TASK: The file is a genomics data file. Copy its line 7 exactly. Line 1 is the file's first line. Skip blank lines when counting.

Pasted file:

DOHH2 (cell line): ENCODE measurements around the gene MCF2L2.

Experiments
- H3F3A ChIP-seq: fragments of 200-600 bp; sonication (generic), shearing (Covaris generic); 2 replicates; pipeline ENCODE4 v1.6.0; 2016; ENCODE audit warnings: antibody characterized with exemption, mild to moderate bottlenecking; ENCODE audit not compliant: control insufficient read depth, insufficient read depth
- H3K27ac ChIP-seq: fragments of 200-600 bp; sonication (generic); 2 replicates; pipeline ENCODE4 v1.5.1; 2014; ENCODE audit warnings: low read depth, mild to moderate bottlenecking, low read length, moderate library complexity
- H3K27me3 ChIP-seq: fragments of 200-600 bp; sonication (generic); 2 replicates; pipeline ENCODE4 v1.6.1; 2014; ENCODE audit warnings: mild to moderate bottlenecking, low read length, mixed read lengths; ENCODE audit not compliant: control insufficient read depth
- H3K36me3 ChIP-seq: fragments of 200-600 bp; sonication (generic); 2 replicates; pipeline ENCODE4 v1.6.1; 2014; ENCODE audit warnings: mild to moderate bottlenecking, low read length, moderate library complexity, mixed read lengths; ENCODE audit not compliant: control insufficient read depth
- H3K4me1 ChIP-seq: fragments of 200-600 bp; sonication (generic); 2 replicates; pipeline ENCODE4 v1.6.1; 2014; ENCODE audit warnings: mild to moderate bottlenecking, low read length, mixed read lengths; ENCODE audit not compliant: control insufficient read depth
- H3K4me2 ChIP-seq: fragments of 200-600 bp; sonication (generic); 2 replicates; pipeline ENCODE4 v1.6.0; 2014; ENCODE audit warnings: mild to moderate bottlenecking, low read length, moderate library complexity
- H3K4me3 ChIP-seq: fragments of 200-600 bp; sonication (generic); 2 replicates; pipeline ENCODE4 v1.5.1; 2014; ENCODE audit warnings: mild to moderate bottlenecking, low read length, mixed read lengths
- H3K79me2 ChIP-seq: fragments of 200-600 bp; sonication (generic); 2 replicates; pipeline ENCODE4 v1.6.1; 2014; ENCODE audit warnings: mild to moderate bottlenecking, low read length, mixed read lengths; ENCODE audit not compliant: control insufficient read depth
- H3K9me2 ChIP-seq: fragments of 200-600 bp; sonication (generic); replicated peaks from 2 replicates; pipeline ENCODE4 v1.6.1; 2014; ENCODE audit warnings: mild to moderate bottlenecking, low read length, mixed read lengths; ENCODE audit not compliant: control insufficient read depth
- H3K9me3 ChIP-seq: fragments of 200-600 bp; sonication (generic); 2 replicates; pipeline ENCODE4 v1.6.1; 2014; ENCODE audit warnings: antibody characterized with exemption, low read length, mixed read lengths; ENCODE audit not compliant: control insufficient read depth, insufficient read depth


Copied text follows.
- H3K4me1 ChIP-seq: fragments of 200-600 bp; sonication (generic); 2 replicates; pipeline ENCODE4 v1.6.1; 2014; ENCODE audit warnings: mild to moderate bottlenecking, low read length, mixed read lengths; ENCODE audit not compliant: control insufficient read depth